Jamaicans hold firm to Buju’s innocence

Jamaicans hold firm to Buju’s innocence
AP Photo/Yesikka Vivancos, file

Supporters of popular, reggae, dancehall, deejay Mark Myrie AKA Buju Banton are sad but resolute that last week’s guilty verdict is tied to a campaign to quash his anti-homosexual stance.

Distressed that jurors in Tampa, Florida agreed Myrie is guilty of three of the four charges he was indicted — conspiracy to possess with intent to distribute five or more kilograms of cocaine, possession of a firearm in furtherance of a drug-trafficking offense, and using the wires to facilitate a drug-trafficking offense – some claim he will be vindicated in appeal because the decision was baseless.

Disappointed that the jury took 11 hours over a two-day period to decide the fate of the 37-year-old they believed Myrie would be vindicated of all charges.

Shock and disbelief were evident when jurors returned the guilty verdict.

During the four-day trial, it seemed an almost national consensus was reached that victory was imminent. A majority of Jamaicans held firm to the fact, the entertainer was not guilty and would be freed of all charges.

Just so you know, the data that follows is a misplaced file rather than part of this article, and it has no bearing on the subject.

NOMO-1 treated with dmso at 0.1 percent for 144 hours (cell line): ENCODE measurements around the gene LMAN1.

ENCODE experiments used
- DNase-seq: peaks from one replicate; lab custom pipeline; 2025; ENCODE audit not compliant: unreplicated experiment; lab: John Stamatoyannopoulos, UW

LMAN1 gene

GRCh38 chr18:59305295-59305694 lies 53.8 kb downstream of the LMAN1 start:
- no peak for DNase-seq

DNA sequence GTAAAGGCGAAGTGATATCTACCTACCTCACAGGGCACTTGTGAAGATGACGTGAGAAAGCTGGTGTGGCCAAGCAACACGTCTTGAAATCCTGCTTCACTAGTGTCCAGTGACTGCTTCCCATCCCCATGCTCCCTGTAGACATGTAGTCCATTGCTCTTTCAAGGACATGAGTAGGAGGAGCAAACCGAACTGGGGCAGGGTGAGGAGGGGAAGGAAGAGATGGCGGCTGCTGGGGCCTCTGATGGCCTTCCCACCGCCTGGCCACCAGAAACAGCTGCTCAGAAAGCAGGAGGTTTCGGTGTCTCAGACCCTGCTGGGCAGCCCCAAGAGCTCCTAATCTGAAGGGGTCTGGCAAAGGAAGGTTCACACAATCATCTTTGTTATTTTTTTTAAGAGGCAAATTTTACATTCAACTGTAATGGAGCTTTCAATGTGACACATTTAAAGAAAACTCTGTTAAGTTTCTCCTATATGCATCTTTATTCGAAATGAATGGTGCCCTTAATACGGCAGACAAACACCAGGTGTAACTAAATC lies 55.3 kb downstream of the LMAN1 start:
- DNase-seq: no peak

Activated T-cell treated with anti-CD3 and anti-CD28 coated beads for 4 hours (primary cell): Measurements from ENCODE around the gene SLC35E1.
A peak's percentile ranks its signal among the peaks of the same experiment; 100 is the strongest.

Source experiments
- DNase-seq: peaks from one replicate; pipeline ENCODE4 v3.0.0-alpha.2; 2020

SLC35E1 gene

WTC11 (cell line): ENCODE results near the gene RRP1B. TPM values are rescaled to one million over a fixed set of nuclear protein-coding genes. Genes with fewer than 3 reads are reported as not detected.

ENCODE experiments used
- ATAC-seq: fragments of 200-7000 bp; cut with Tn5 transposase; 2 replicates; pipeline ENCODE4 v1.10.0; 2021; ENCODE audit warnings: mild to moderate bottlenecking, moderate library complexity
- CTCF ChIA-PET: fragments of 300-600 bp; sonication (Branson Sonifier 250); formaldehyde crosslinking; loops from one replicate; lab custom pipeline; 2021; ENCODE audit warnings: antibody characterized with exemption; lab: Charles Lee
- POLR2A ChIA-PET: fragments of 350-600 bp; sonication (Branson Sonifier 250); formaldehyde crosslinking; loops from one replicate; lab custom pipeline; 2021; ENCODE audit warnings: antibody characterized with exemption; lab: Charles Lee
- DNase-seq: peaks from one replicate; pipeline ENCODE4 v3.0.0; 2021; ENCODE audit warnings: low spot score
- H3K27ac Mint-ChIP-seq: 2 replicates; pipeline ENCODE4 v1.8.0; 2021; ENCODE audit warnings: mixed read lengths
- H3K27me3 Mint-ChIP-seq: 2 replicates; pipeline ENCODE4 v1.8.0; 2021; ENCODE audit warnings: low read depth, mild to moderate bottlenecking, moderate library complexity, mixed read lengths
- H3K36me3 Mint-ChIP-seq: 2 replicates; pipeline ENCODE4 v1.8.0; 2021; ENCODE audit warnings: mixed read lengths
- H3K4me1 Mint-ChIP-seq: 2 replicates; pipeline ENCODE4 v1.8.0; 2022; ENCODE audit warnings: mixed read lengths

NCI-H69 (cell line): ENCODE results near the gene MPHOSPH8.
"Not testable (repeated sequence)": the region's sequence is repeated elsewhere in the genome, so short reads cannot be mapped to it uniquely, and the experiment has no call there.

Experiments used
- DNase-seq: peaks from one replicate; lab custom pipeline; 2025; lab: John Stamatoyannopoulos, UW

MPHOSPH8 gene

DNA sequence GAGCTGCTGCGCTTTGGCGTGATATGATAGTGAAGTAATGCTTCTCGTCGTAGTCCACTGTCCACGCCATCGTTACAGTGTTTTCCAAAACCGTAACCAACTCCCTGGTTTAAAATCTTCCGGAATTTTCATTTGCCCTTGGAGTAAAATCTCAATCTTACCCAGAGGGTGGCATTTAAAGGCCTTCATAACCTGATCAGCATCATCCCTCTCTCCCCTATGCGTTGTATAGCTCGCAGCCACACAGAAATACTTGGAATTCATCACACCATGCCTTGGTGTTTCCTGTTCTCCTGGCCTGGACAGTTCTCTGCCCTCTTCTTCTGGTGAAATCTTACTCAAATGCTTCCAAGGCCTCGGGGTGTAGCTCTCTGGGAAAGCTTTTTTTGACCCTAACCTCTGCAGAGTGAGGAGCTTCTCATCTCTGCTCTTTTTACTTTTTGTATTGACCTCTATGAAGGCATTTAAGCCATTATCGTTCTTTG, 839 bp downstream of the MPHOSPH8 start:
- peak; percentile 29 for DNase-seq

Their conviction may have been compounded in December when bail was granted and furthered when a judge permitted Banton to perform at his own fundraiser in Miami.

The fact the deejay’s “Before The Dawn” CD was voted best in the reggae category one day before his trial at the Grammy Awards bolstered hopes that the title was a prophetic preview of the outcome of his case.

“How can they give him a Grammy one week and then lock him up the next?” Larry Jones, a fan asked.

The two unrelated events provided argument for the controversial trial which many are convinced was a set up, baseless and to many proved only that Myrie is guilty of boasting, talking too much and too trusting of a stranger who in actuality was an informant for the Federal government.

“We love and support Buju,” Jones continued, “Buju will prevail and we will support him, everytime.”

Banton was found not guilty of a fourth charge — attempted possession with the intent to distribute cocaine.

At press time a sentencing date was still pending. Myrie could serve a lifetime in jail with 15 years a minimum. He was returned to custody immediately after the verdict was read.

“Our life and our destiny are sometimes pre-destined and no matter where this journey takes me, remember I fought the good fight,” Myrie said after hearing the verdict.

“It was a great man that said my head is bloody but still unbowed I love you all thank you for your support,” he added.

His fans are hoping the judge will be lenient during sentencing, allowing time already served (11 months) as justification for a minimum penalty with provisions to impose a deportation order for Myrie’s return to his birthland Jamaica.